The Non-Fatal Offences Against the Person Act could easily be amended to outlaw the creation and/or sharing of private sexual images without consent. The act should be amended so that a pattern of harassment does not have to be shown and single instances can be prosecuted.

Abolish the public services card

Even after the Data Protection Commissioner told them key aspects of the card were illegal, the last government continued to roll it out in flagrant violation of the law. We now have an illegal system of surveillance being maintained which continues to expose us all to security breaches and illegal processing of sensitive personal information. This must stop.

Establish an independent Police Ombudsman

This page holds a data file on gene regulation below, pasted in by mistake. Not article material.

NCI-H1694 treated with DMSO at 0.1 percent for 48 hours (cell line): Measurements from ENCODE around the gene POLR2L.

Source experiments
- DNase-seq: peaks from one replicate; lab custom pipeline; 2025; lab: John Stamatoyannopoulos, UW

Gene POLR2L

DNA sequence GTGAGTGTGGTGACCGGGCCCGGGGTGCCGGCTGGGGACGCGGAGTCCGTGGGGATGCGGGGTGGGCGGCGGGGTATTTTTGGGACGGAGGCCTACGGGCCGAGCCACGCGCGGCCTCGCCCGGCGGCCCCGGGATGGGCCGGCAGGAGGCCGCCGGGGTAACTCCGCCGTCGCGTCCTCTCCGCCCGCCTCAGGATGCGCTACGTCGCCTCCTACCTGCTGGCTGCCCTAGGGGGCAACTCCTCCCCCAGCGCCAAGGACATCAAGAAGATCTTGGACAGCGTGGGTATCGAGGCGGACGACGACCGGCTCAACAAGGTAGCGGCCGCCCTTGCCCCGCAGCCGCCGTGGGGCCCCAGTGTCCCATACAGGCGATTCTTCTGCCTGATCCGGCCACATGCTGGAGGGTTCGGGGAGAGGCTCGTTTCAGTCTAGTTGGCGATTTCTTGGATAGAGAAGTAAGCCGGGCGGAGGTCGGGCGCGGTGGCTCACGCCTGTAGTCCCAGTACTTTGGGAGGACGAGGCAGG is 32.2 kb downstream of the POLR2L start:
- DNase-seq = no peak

Last year, the Commission on the Future of Policing recommended that a new Independent Office of the Police Ombudsman should replace the Garda Siochana Ombudsman Commission (GSOC).

Effective independent oversight of policing is central to the whole Garda reform process. It’s past time for a new, fully independent, Ombudsman.

Establish an Ombudsman for Victims of Crime

Victims of crime should also be able to access a quick, clear and independent complaints procedure if they feel that they have been let down by our criminal justice agencies. We are legally bound by the EU Victims Directive to put in place an Ombudsman for Victims’ Rights within the justice system.

Monitor for and prevent torture